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Am Ann Deaf. 1998 Dec;143(5):380-7.

Identification of hearing loss after age 18 months is not early enough.

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Department of Speech, Language, and Hearing Sciences, University of Colorado, Boulder, USA.


The general development of 40 deaf and hard of hearing infants was analyzed. The infants were placed into one of two groups according to age at which hearing loss was identified: (a) before age 6 months and (b) after age 18 months. The mean age at testing was 40 months. Developmental quotients (DQs) were used to compare results regardless of the infants' age at time of testing. Infants were evaluated on the basis of their DQ scores on the Minnesota Child Development Inventory (MCDI; Ireton & Thwing, 1972). MCDI subtests include general development, gross motor, fine-motor, expressive language, comprehension-conceptual, situation-comprehension, self-help, and personal-social. Infants whose hearing loss was identified before age 6 months scored significantly higher than those whose hearing loss was identified after age 18 months in the expressive language and comprehension-conceptual subtests. The performance of the earlier-identified group supports the earliest identification of hearing loss and encourages implementation of universal hearing screening.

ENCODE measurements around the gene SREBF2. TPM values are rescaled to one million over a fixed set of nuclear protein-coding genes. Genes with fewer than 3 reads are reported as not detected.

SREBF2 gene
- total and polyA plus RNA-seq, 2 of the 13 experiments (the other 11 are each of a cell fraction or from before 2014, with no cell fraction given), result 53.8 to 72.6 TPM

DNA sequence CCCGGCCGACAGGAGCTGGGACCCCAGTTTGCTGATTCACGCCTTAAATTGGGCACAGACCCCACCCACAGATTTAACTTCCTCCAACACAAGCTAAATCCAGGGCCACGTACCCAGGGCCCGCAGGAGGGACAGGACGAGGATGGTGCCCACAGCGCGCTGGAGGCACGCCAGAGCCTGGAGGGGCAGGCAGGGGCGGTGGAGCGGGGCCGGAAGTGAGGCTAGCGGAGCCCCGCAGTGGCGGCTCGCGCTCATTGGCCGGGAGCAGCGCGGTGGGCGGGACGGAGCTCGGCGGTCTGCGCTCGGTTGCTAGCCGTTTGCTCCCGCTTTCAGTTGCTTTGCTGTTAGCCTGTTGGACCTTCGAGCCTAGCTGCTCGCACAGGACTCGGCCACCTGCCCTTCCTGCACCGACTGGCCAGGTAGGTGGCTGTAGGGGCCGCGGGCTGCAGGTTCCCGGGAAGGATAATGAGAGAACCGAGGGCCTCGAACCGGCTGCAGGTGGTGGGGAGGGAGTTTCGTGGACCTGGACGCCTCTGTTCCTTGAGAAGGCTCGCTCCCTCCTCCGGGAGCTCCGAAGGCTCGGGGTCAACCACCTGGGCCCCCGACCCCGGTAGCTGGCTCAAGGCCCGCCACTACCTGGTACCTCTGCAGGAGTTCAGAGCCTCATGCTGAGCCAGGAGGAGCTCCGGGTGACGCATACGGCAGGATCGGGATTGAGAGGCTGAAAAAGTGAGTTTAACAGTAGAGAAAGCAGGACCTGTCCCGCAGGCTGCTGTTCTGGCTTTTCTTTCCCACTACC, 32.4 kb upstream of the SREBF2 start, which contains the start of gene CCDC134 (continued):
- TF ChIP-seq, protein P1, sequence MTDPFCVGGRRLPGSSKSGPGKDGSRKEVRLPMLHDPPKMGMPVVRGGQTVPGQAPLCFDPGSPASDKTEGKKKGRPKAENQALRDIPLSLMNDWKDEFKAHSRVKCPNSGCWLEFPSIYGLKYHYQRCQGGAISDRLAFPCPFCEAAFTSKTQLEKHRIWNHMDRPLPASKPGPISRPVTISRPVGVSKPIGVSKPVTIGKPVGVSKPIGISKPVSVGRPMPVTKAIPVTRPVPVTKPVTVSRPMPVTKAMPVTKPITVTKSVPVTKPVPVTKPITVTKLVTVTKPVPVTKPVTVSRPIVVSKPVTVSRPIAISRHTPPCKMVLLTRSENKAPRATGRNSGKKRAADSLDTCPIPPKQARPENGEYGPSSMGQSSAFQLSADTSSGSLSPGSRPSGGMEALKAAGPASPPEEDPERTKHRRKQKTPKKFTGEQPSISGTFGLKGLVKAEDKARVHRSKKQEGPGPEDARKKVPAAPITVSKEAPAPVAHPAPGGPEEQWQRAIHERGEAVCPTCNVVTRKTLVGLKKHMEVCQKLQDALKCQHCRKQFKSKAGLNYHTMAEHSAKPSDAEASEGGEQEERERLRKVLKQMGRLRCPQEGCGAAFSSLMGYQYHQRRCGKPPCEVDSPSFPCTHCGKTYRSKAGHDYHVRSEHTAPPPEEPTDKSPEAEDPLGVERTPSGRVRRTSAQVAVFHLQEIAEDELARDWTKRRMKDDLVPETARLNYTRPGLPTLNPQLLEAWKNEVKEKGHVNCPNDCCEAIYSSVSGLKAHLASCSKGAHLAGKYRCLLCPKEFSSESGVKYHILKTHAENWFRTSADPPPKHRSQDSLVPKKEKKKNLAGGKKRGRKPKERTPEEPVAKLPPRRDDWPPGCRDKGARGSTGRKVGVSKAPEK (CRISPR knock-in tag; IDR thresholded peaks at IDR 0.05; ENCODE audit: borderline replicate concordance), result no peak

[Indexed for MEDLINE]

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